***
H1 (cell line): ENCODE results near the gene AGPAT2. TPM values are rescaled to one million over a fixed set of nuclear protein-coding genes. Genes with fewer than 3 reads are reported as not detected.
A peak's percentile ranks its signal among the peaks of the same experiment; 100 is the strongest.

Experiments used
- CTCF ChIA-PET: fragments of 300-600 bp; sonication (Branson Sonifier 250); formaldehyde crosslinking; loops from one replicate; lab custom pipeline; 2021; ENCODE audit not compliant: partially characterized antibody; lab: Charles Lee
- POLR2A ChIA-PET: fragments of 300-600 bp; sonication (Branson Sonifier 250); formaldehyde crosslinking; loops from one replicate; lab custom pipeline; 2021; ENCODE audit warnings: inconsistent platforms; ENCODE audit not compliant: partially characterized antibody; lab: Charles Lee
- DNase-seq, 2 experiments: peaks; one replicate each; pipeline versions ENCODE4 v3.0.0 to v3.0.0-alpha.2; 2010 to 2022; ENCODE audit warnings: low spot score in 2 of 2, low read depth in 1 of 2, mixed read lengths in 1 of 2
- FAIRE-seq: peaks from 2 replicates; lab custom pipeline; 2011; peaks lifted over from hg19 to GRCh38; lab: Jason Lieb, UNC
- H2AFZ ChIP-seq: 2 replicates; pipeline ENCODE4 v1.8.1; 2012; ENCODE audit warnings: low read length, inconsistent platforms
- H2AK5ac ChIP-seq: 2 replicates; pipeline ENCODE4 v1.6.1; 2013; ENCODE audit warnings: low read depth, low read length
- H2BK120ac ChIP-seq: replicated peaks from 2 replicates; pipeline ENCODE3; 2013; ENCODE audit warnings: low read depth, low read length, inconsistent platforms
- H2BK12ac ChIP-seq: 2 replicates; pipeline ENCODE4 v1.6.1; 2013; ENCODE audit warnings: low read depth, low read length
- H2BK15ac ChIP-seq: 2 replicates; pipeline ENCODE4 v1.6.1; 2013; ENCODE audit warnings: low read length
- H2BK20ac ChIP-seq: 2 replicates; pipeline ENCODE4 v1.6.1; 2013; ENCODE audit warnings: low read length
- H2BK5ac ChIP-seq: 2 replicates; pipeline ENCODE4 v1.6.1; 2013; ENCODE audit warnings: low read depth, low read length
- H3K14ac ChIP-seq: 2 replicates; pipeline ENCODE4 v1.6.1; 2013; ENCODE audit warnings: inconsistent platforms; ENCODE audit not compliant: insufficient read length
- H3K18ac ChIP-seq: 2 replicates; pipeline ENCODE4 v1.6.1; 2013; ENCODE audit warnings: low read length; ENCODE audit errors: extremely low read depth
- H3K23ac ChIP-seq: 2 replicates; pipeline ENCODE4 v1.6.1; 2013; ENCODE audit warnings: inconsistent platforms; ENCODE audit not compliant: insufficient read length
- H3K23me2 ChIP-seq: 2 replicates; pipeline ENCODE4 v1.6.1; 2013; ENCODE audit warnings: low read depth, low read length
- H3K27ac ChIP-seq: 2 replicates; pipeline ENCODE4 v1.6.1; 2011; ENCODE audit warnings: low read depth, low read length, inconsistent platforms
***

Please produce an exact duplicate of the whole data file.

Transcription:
H1 (cell line): ENCODE results near the gene AGPAT2. TPM values are rescaled to one million over a fixed set of nuclear protein-coding genes. Genes with fewer than 3 reads are reported as not detected.
A peak's percentile ranks its signal among the peaks of the same experiment; 100 is the strongest.

Experiments used
- CTCF ChIA-PET: fragments of 300-600 bp; sonication (Branson Sonifier 250); formaldehyde crosslinking; loops from one replicate; lab custom pipeline; 2021; ENCODE audit not compliant: partially characterized antibody; lab: Charles Lee
- POLR2A ChIA-PET: fragments of 300-600 bp; sonication (Branson Sonifier 250); formaldehyde crosslinking; loops from one replicate; lab custom pipeline; 2021; ENCODE audit warnings: inconsistent platforms; ENCODE audit not compliant: partially characterized antibody; lab: Charles Lee
- DNase-seq, 2 experiments: peaks; one replicate each; pipeline versions ENCODE4 v3.0.0 to v3.0.0-alpha.2; 2010 to 2022; ENCODE audit warnings: low spot score in 2 of 2, low read depth in 1 of 2, mixed read lengths in 1 of 2
- FAIRE-seq: peaks from 2 replicates; lab custom pipeline; 2011; peaks lifted over from hg19 to GRCh38; lab: Jason Lieb, UNC
- H2AFZ ChIP-seq: 2 replicates; pipeline ENCODE4 v1.8.1; 2012; ENCODE audit warnings: low read length, inconsistent platforms
- H2AK5ac ChIP-seq: 2 replicates; pipeline ENCODE4 v1.6.1; 2013; ENCODE audit warnings: low read depth, low read length
- H2BK120ac ChIP-seq: replicated peaks from 2 replicates; pipeline ENCODE3; 2013; ENCODE audit warnings: low read depth, low read length, inconsistent platforms
- H2BK12ac ChIP-seq: 2 replicates; pipeline ENCODE4 v1.6.1; 2013; ENCODE audit warnings: low read depth, low read length
- H2BK15ac ChIP-seq: 2 replicates; pipeline ENCODE4 v1.6.1; 2013; ENCODE audit warnings: low read length
- H2BK20ac ChIP-seq: 2 replicates; pipeline ENCODE4 v1.6.1; 2013; ENCODE audit warnings: low read length
- H2BK5ac ChIP-seq: 2 replicates; pipeline ENCODE4 v1.6.1; 2013; ENCODE audit warnings: low read depth, low read length
- H3K14ac ChIP-seq: 2 replicates; pipeline ENCODE4 v1.6.1; 2013; ENCODE audit warnings: inconsistent platforms; ENCODE audit not compliant: insufficient read length
- H3K18ac ChIP-seq: 2 replicates; pipeline ENCODE4 v1.6.1; 2013; ENCODE audit warnings: low read length; ENCODE audit errors: extremely low read depth
- H3K23ac ChIP-seq: 2 replicates; pipeline ENCODE4 v1.6.1; 2013; ENCODE audit warnings: inconsistent platforms; ENCODE audit not compliant: insufficient read length
- H3K23me2 ChIP-seq: 2 replicates; pipeline ENCODE4 v1.6.1; 2013; ENCODE audit warnings: low read depth, low read length
- H3K27ac ChIP-seq: 2 replicates; pipeline ENCODE4 v1.6.1; 2011; ENCODE audit warnings: low read depth, low read length, inconsistent platforms